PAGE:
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System helps determine 'health' of Air Force aircraft

by Holly Jordan
Air Vehicles Directorate

7/11/2008 - WRIGHT-PATTERSON AIR FORCE BASE, Ohio (AFPN) -- Military aircraft must be safe, reliable, and ready at a moment's notice to complete their mission. Unexpected maintenance, and even scheduled maintenance checks, can keep an aircraft out of service when needed most.

That's where Integrated Systems Health Management, or ISHM, comes in.

ISHM is a system that collects data from various areas of an aircraft and transmits real-time information about the condition of the vehicle back to the maintenance depot.

Mark Dessiro Air Force Research Laboratory's ISHM lead, compares the typical aircraft to people with congenital insensitivity to pain. People suffering from this condition cannot feel pain and, therefore, cannot inform doctors of their symptoms.

"What we are doing with ISHM is trying to determine the condition of the entire vehicle," Mr. Derriso said. "We want the vehicle to tell us how it feels. Then we can decide whether it is safe to perform the next mission or send it to be repaired."

The potential safety benefits of ISHM came into focus during the Missouri Air National Guard mishap in November 2007. In the training exercise a forward fuselage of an F-15 broke apart from the rest of the vehicle, forcing the pilot to eject. The aircraft was lost. The pilot survived, but the entire fleet of Air Force F-15 A-D aircraft was subsequently grounded until officials completed emergency inspections.

The cause of the F-15 incident was deemed to be fatigue cracks in the upper cockpit region. According to Mr. Derriso, this is the type of structural damage AFRL engineers believe can be detected through ISHM.

While mission safety is the most critical element of ISHM, it also provides benefits in terms of cost and aircraft availability. Continuous real-time monitoring of the aircraft prevents the vehicle from having to undergo unnecessary pre-scheduled maintenance, which can be costly and cause the aircraft to be out of service for long periods of time.

Mr. Derriso said ISHM also helps maintenance crews continuously monitor the status of aircraft components, allowing them to have parts in stock beforehand, ready for installation when the aircraft is scheduled for maintenance.

Officials say ISHM can be a benefit to both current and future military aircraft. ISHM can also help by eliminating routine pre-flight inspections.

ISHM is also benefiting commercial aircraft as well. According to Mr. Derriso, commercial airframe manufacturers are already employing elements of ISHM to aircraft such as the Boeing 777 and the new 787 Dreamliner. Recent groundings of commercial aircraft such as American Airlines' MD-80 fleet and Southwest Airlines' Boeing 737s to inspect for possible wiring and structural problems emphasizes the need for ISHM on commercial applications.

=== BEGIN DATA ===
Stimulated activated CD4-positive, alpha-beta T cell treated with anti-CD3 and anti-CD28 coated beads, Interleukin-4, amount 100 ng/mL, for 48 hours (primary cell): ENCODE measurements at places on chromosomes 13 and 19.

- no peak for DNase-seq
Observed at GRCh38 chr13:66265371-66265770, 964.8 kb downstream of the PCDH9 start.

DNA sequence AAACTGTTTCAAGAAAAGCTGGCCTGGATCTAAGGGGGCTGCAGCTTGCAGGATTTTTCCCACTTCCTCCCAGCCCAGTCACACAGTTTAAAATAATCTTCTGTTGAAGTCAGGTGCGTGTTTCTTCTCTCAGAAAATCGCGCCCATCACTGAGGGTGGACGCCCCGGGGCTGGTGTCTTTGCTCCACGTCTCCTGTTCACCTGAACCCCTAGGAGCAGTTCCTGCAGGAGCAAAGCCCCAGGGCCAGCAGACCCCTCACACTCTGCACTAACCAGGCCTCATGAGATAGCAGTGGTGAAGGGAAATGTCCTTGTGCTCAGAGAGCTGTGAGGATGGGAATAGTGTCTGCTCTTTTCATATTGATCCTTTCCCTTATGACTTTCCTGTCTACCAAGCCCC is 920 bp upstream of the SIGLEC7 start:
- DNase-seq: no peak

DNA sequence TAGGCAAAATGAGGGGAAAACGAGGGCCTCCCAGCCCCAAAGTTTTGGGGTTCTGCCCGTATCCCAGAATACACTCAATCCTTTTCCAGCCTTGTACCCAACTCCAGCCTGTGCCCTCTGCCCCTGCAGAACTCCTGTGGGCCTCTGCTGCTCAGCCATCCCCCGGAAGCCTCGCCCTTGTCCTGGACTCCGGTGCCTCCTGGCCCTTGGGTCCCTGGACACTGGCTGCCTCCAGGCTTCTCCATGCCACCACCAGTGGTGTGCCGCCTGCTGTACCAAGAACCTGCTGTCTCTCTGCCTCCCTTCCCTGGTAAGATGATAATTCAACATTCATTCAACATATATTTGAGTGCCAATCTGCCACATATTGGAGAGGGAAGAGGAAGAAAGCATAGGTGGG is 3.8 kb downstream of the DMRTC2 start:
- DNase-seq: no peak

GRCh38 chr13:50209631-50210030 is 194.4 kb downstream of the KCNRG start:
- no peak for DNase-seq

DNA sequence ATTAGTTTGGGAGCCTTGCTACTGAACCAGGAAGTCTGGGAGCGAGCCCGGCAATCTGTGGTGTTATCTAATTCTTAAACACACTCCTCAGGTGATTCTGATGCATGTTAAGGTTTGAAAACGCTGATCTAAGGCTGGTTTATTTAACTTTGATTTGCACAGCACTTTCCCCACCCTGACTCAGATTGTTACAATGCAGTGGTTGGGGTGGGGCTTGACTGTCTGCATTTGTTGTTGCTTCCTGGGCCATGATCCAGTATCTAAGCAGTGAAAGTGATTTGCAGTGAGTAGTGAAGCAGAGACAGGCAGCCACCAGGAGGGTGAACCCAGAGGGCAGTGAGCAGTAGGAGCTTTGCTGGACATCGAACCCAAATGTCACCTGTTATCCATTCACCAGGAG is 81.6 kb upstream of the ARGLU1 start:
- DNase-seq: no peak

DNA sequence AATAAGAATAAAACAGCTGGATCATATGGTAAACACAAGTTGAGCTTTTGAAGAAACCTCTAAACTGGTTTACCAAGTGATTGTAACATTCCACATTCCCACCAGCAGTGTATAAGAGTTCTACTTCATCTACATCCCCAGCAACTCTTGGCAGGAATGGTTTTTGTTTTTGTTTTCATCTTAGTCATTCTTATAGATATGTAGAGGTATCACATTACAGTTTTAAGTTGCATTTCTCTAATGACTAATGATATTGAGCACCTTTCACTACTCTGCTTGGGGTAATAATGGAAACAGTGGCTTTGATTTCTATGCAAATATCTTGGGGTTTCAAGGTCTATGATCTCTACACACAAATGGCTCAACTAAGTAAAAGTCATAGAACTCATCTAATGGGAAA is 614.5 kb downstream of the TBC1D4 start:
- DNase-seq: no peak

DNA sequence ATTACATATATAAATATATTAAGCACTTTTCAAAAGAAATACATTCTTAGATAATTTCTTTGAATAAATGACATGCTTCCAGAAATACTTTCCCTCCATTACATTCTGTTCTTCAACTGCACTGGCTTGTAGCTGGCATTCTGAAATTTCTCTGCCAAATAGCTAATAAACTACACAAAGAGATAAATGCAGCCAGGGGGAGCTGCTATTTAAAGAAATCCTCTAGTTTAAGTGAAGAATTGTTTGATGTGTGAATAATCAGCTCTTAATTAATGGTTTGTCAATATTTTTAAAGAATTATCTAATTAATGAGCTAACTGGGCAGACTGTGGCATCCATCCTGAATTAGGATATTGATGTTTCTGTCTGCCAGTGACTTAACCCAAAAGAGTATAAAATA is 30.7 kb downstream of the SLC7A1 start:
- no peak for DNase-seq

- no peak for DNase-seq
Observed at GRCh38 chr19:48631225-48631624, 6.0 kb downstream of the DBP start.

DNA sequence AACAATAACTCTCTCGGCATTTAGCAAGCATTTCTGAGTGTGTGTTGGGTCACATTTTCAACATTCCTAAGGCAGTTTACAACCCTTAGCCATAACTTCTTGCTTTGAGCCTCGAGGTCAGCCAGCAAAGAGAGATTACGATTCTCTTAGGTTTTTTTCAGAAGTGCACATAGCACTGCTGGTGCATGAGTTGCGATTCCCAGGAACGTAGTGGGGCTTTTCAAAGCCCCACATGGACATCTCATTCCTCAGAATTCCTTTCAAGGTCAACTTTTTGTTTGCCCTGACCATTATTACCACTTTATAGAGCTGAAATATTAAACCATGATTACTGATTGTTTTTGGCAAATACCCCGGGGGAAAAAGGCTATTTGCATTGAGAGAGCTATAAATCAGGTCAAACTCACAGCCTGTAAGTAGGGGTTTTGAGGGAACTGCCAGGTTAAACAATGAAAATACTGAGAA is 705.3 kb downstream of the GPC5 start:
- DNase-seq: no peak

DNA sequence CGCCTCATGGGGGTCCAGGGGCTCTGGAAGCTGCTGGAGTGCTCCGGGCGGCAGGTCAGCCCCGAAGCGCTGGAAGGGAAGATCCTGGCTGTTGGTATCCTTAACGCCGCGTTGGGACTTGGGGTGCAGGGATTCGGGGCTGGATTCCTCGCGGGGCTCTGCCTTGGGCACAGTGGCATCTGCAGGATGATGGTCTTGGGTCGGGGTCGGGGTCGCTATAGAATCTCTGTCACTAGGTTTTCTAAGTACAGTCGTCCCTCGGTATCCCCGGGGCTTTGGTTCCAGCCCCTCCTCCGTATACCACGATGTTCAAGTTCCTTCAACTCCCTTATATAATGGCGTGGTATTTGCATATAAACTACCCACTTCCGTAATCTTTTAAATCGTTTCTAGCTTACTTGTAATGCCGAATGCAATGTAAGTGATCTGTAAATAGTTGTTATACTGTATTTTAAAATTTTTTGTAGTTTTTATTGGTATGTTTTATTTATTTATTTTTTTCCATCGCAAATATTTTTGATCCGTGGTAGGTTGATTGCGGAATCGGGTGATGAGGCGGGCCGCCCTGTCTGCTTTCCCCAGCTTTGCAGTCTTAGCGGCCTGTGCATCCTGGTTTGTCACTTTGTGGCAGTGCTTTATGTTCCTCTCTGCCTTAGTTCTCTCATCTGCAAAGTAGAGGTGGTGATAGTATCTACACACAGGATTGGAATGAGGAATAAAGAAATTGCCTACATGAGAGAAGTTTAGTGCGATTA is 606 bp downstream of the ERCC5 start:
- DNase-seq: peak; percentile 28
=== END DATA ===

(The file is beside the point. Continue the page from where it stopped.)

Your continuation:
AFRL researchers are currently examining ISHM systems at the subsystems level to try to examine and improve ways the components can work together to more effectively gather data. Researchers are currently monitoring data from piezoelectric sensors installed on an F-16 test vehicle at Luke Air Force Base, Ariz. Mr. Derriso says that by monitoring this data, researchers are not only able to determine the quality of the damage detection techniques, but also the durability of the sensors themselves.

According to Mr. Derriso, the next ISHM test will be on a Global Hawk wing. The wing will be equipped with a sensor array and subjected to two lifetimes worth of structural fatigue. Researchers will then assess how well the health monitoring system detects fatigue damage and how well the sensors themselves withstand the test.

After the structural testing is complete, AFRL researchers plan to move toward an integrated ISHM test. The test will use a recently-designed ISHM architecture -- combining components from aircraft structure, flight control, and propulsion -- that performs real-time diagnosis and prognosis at the platform level. The testing will serve as another step toward eventually maturing a system that can be incorporated onto military vehicles. Derriso says his hope is that the ISHM architecture used in this test will become the standard for the ISHM community.

Current and future ISHM developments from AFRL and other organizations will be the focus of the upcoming 2008 Integrated Systems Health Management Conference (, to be held August 11-14 at the Northern Kentucky Convention Center in Covington, Ky.

ISHM is a combined effort of the AFRL Air Vehicles, Propulsion, Sensors, and Materials and Manufacturing Directorates, as well as numerous airframe designers and contractors.

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